"To watch my wife, Inspector. Thank you, but all the world will know tomorrow. I might as well get used to it."

Monte Irvin's pallor grew positively alarming. He swayed suddenly and extended his hands in a significant groping fashion. Kerry sprang forward and supported him.

"All right, Inspector--all right," muttered Irvin. "Thank you. It has been a great shock. At first I feared--"

"You thought your wife had been attacked, I understand? Well--it's not so bad as that, sir. I am going to walk downstairs to the car with you."

"But there is so much you will want to know--"

"It can keep until tomorrow. I've enough work in this peep-show here to have me busy all night. Come along. Lean on my arm."

Monte Irvin rose unsteadily. He knew that there was cardiac trouble in his family, but he had never realized before the meaning of his heritage. He felt physically ill.

"Inspector"--his voice was a mere whisper--"have you any theory to explain--"

"Mrs. Irvin's disappearance ? Don't worry, sir. Without exactly having a theory I think I may say that in my opinion she will turn up presently."

"God bless you," murmured Irvin, as Kerry assisted him out on to the landing.

Inspector Whiteleaf held back the sliding door, the mechanism of which had been broken so that the door now automatically remained half closed.

"Funny, isn't it," said Gunn, as the two disappeared and Inspector Whiteleaf re-entered, "that a man should be so upset about the disappearance of a woman he was going to divorce?"

"Damn funny!" said Whiteleaf, whose temper was badly frayed by contact with Kerry. "I should have a good laugh if I were you."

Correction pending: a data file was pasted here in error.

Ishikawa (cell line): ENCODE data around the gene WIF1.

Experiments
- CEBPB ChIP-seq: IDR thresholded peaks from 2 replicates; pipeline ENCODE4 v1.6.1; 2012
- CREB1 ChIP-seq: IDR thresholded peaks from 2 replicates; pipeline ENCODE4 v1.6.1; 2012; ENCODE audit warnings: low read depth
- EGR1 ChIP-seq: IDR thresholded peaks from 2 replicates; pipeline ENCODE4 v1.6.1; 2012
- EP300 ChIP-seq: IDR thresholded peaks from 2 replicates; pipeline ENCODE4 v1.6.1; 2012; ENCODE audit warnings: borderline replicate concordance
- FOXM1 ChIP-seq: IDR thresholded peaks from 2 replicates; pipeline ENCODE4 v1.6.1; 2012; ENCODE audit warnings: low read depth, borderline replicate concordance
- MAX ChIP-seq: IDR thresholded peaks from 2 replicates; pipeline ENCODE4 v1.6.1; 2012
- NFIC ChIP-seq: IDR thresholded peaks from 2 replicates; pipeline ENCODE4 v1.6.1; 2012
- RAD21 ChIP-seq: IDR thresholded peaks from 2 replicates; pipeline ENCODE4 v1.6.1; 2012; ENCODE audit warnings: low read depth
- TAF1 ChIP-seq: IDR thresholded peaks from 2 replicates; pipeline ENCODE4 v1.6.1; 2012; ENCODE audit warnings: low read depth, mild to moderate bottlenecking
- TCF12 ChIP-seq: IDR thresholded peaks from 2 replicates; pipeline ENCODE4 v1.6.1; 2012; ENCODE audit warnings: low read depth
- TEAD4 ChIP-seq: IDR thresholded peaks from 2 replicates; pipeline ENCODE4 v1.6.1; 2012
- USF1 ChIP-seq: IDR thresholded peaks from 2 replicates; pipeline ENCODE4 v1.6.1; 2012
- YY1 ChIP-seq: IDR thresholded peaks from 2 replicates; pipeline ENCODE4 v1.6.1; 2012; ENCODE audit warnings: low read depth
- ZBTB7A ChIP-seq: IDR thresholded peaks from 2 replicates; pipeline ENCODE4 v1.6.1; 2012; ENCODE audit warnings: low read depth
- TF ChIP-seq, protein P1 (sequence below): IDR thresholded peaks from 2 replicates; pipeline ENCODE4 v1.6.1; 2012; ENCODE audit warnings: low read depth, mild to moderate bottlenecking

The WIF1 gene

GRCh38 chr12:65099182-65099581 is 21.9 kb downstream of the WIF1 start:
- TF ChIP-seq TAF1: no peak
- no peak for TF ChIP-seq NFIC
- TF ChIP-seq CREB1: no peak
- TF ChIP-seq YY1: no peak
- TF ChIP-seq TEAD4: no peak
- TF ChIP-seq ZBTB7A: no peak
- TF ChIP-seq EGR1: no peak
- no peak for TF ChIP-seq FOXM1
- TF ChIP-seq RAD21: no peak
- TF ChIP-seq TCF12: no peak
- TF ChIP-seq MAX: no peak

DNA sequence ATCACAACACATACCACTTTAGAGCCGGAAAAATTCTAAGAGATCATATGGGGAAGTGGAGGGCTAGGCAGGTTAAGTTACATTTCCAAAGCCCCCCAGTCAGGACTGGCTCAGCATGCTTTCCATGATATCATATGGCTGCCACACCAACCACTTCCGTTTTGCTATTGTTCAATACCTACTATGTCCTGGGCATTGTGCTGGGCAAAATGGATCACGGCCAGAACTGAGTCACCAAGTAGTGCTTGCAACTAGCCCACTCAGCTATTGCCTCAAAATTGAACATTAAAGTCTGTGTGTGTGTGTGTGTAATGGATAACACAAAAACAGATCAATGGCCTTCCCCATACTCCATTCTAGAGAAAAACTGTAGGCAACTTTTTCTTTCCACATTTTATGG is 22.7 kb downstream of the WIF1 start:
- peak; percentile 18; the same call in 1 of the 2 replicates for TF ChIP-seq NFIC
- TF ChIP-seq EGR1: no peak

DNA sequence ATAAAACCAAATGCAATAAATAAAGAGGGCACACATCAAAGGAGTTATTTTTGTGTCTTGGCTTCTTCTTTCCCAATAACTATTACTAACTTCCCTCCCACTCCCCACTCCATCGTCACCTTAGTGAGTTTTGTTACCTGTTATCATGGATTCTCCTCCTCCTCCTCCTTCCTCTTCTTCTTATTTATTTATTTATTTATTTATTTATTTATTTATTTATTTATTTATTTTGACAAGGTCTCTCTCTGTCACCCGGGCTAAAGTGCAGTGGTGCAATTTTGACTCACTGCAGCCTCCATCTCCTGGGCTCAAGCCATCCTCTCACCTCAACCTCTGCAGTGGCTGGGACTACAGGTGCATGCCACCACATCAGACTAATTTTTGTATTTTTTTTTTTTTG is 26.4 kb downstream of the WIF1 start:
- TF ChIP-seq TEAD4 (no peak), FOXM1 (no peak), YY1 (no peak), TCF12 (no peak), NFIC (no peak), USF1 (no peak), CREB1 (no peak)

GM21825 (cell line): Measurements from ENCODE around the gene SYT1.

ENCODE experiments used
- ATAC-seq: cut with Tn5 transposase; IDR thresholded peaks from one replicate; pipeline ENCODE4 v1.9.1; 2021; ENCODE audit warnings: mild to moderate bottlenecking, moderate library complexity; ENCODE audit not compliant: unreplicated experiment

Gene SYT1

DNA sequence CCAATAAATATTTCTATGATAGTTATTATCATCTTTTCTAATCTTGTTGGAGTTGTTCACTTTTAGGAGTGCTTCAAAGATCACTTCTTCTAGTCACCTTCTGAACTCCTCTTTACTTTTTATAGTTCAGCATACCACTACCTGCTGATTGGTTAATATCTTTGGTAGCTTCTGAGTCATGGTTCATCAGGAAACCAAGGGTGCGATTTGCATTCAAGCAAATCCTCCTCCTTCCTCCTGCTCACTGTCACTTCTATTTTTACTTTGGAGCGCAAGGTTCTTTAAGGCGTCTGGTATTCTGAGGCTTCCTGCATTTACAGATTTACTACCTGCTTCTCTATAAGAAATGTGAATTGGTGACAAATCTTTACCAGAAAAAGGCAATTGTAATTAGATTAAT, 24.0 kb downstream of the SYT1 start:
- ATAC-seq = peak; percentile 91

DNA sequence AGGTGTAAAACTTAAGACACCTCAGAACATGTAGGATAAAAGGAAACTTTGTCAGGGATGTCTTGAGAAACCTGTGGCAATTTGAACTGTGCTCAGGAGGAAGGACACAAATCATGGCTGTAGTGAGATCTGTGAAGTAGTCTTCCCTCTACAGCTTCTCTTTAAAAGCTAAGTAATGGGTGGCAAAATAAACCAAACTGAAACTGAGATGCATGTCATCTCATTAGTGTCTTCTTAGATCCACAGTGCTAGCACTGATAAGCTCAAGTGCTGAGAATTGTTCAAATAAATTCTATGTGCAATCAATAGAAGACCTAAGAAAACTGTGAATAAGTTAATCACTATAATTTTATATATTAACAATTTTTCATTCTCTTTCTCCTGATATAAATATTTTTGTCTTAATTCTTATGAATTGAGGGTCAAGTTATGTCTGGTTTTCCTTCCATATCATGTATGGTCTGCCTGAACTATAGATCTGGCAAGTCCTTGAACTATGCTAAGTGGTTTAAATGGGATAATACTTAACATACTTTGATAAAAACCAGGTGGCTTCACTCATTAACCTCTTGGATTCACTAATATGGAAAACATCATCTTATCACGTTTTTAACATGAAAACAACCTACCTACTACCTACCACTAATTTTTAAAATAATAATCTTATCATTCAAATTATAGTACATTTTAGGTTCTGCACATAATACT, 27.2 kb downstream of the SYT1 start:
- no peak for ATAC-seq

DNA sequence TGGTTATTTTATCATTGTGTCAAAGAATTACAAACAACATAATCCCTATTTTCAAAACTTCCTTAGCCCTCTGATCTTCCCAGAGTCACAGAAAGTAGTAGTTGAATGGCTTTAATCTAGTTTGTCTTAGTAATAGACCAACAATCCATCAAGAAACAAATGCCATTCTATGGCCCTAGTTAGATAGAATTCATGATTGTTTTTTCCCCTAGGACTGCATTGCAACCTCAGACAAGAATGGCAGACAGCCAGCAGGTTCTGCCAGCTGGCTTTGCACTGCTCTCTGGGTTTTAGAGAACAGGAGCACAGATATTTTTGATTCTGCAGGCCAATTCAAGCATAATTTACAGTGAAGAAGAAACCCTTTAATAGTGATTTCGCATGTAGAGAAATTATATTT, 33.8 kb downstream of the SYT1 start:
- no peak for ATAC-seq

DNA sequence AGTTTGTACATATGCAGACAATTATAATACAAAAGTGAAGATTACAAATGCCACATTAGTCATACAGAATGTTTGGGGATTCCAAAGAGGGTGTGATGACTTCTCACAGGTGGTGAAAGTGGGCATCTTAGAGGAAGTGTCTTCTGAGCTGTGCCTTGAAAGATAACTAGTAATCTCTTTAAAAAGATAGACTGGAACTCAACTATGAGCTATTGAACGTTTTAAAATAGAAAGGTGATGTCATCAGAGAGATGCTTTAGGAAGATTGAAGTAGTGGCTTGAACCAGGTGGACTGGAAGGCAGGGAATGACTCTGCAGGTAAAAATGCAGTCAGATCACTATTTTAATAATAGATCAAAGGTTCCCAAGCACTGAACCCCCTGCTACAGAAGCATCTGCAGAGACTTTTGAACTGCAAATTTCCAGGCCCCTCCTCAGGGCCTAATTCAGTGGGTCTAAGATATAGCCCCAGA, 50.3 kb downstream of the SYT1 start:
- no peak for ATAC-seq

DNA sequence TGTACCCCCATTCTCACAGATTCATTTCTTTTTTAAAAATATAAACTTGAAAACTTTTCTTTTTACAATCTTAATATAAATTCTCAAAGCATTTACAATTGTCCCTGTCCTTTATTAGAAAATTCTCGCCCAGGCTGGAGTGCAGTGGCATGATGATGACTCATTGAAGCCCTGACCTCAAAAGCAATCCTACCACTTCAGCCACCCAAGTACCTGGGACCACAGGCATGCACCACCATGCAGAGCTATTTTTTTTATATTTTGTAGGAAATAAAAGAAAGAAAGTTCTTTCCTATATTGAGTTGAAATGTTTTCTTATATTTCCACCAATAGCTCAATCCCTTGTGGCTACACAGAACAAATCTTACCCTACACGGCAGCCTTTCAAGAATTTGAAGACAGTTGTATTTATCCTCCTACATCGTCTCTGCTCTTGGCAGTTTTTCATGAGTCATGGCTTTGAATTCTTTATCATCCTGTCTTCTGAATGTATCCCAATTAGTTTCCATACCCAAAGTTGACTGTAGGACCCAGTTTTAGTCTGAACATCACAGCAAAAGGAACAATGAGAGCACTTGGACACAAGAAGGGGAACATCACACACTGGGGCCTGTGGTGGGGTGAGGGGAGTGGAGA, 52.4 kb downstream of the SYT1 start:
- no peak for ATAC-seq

He crossed the room, going in to where the surgeon was examining the victim of this mysterious crime. Gunn stared after him dismally.

"A person doesn't get much sympathy from the police, Brisley," he declared. "That one's almost as bad as him," jerking his thumb in the direction of the landing.

Brisley smiled in a somewhat sickly manner.

"Red Kerry is a holy terror," he agreed, sotto voce, glancing aside to where Coombes was checking his notes. "Look out! Here he comes."

"Now," cried Kerry, swinging into the room, "what's the game? Plotting to defeat the ends of justice?"

He stood with hands thrust in reefer pockets, feet wide apart, glancing fiercely from Brisley to Gunn, and from Gunn back again to Brisley. Neither of the representatives of Spinker's Agency ventured any remark, and:

"How long have you been watching Mrs. Monte Irvin?" demanded Kerry.

"Nearly a fortnight," replied Brisley.

"Got your evidence in writing?"

"Yes."

"Up to tonight?"

"Yes."

"Dictate to Sergeant Coombes."

He turned on his heel and crossed to the divan upon which his oilskin overall was lying. Rapidly he removed his reefer and his waistcoat, folded them, and placed them neatly beside his overall. He retained his bowler at its jaunty angle.

A cud of presumably flavorless chewing-gum he deposited in a brass bowl, and from a little packet which he had taken out of his jacket pocket he drew a fresh piece, redolent of mint. This he put into his mouth, and returned the packet to its resting-place. A slim, trim figure, he stood looking round him reflectively.

"Now," he muttered, "what about it?"